Porous Sound Absorbers: Their structure is granular or fibrous and the skeleton can be either rigid or elastic. The absorption of these materials is greatly influenced by the thickness of the material and the distance between it and the rigid surface behind.

Resonant Sound Absorbers: The simple kind can, at the same time, subdivide into the helmholtz type, membrane or panels type. The associated resonators can be in series and in parallel (usually with circular or grooved perforations).
Mixed Sound Absorbers: A combination of both Porous and Resonant.

The presence of an air space between the porous material and a rigid impermeable wall increase the sound absorption at low frequencies.

Single Resonator – Good absorbers at low frequencies. Use for medium and low frequencies.
Perforated Panels, Cylindrical or Grooved – The greater the thickness is (of the air space), the more noticeable is the increase in sound absorption at low frequencies.

Speech – strong overhead reflection preferred.
Flat or convex shaped, never concave or coffered.
Shell Design – Should not be more than 30-40 feet deep from front edge of stage to face of wall.

Air space below performance space is preferred: air space below performance space – 24”

Absorption surfaces – ceiling above and behind reflective surfaces, upper portion of side or rear wall, and on either side of the stage.

Walls near the performer should be angled or splayed to enhance projection and prevent “flutter echoes” at the stage.

Reflections:

Sound Diffusion
Ceiling reflecting phase grating based on…
Schroeder Diffusers/diffusion – the efficacy by which sound energy is spread evenly in a given environment. a perfectly diffusive sound space is on that has certain acoustic properties which are the same any where in the space.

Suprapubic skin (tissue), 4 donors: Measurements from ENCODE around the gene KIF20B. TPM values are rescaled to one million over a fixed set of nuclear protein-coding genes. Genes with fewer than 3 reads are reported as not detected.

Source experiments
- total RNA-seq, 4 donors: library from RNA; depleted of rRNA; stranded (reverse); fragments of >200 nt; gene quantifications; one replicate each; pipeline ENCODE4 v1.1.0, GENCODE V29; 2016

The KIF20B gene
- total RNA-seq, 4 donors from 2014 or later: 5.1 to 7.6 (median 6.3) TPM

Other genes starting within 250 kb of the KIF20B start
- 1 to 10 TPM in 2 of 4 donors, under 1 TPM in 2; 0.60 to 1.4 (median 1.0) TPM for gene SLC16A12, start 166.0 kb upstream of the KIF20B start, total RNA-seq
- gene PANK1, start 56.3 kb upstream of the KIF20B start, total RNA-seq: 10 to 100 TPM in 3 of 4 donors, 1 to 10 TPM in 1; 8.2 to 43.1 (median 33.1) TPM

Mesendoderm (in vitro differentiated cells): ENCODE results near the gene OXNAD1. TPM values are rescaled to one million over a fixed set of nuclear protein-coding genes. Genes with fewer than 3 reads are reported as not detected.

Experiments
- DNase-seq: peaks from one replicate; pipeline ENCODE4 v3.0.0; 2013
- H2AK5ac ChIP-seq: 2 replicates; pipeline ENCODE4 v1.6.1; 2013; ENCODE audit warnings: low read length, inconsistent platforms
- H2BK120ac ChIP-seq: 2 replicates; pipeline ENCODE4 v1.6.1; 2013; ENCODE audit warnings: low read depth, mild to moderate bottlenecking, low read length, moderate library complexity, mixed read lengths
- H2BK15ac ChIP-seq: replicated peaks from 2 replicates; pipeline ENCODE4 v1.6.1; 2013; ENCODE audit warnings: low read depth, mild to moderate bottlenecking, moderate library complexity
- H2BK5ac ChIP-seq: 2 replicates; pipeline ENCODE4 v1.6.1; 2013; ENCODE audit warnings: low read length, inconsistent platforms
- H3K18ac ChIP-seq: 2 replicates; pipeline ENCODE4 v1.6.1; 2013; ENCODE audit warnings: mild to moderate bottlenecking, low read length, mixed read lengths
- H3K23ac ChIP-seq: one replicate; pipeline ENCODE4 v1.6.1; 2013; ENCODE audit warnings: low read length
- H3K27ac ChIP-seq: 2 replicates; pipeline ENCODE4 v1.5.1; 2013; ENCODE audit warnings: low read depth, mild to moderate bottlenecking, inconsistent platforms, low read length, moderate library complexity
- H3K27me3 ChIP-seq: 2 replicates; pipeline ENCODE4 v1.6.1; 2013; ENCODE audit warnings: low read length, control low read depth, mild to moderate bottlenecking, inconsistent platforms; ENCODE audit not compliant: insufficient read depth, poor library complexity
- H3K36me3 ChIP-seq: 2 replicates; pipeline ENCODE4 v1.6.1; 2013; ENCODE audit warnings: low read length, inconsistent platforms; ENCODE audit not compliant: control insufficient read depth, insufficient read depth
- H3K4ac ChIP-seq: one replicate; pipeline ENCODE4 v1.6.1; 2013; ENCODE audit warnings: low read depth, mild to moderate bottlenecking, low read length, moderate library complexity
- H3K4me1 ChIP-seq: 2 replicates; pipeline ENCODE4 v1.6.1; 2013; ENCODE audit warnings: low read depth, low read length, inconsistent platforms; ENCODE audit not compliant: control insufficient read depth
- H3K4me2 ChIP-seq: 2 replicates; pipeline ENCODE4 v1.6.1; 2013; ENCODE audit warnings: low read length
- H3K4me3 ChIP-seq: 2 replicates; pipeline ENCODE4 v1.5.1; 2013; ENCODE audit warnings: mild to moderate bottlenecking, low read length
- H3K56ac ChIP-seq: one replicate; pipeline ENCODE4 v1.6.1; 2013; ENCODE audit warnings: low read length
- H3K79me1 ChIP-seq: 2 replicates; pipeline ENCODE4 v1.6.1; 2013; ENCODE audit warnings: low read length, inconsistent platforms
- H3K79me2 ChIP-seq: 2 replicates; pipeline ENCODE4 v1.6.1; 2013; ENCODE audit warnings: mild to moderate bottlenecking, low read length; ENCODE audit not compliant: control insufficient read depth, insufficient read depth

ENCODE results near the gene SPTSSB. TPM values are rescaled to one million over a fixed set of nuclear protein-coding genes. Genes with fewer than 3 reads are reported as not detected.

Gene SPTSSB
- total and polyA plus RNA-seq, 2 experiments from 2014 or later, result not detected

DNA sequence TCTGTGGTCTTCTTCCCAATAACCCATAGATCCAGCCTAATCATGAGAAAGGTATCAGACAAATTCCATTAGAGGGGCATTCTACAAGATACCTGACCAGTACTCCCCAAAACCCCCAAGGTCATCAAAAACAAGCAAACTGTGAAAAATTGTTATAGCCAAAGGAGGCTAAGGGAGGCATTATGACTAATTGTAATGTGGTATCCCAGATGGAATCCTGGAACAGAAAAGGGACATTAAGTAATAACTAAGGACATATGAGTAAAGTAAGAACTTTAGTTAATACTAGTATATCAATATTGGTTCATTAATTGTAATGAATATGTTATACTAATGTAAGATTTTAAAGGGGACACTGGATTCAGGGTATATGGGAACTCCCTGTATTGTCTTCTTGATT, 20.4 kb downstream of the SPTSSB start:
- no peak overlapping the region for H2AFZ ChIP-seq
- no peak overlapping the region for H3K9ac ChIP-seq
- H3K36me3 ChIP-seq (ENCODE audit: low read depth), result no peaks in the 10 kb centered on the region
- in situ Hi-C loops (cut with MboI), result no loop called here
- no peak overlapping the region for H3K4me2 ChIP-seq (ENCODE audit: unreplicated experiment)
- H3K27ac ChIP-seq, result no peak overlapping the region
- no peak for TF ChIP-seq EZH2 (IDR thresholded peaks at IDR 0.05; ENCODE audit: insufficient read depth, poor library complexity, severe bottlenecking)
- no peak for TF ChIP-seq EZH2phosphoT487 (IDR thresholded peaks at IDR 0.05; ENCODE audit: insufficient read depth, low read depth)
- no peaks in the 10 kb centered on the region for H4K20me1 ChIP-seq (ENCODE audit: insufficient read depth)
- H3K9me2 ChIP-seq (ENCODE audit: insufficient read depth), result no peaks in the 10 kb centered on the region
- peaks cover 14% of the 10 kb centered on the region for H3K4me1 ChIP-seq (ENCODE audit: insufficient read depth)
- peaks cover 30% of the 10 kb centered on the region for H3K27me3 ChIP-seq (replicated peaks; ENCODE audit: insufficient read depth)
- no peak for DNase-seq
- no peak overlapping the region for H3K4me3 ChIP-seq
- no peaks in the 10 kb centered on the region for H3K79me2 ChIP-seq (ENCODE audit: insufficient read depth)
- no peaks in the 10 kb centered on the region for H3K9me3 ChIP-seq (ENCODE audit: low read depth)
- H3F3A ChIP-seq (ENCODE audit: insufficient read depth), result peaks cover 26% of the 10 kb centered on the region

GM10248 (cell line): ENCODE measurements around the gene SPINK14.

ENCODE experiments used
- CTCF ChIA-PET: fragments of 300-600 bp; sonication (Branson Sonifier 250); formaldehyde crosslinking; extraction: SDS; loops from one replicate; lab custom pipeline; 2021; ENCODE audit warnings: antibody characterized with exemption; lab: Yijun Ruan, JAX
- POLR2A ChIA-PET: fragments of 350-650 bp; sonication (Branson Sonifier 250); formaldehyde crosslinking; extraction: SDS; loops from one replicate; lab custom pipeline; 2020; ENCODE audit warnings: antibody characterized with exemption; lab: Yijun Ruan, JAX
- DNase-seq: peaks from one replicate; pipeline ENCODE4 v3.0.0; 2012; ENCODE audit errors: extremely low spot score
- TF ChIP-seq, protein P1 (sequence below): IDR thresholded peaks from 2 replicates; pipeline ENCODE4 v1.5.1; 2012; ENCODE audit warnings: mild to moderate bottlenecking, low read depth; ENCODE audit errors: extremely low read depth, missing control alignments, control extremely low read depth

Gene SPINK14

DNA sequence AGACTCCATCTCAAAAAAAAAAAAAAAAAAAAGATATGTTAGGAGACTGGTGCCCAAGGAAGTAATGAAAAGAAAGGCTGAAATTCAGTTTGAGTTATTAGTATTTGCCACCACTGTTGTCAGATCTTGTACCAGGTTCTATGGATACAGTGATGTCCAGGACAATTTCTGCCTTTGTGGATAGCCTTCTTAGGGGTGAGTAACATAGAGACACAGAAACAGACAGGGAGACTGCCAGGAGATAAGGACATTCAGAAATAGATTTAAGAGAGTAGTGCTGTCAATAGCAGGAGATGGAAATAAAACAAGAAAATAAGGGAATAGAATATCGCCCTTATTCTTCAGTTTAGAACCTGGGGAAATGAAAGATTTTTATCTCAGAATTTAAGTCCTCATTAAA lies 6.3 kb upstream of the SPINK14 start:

Alternative or complimentary to absorption because they do not remove sound energy. The goal of absorption is the turn sound energy into heat energy. Quadratic Residues form a periodic sequence, p=17…1,4,9,16,8,2,5,13.

Number theoretic reflection phase based grating on successive quadratic residues modulo. The prime #17, the pattern repeats with a period of length of 17 and scatters frequencies over a range of 1:16, corresponding to four musical octaves.
In a closed area, direct sound can reach any listener in a time of interval from 20-200ms, depending on the distance between the sound source and the listener.
early reflection: 80-100ms
Ground noise; reflections; <50ms
25dB; speech recognition

In order to improve intelligibility, the early reflections can be enhanced by placing reflective materials on the surfaces that produce them and by providing high sound absorption elements for the surfaces that generate delayed reflections.

Impulsive response areas
Depends on two factors
First, geometry – numbers of reflections, temporal distribution absorption coefficient of reflectors – surfaces.

The “send end” of the room (i.e. the stage) should be acoustically hard.

Walls and ceilings where the audience sits should be hard so they can reflect sound, unless absorptive treatment is needed to eliminate problematic reflections, or focusing or to reduce reverberation time(RT) for a particular programmatic need.

Spaciousness – Side and rear wall reflection, enhanced by protusions and angled sidewalls.

Speech: reflection: 50-80ms after direct sound.
sound travels 1120ft/s in SI units, 333m/s

Prime seating locations should do not exceed 50’-0" from source of sound.

Outdoor sound drops off at 6dB each time the distance from a source is doubled(inverse square law).
Outdoors: sound ceases when the source stops.

Reverberation time is directly proportional to the volume of space and inversely to the units of absorption (Sabins) in ….: RT = kV/a k=.049(ft3)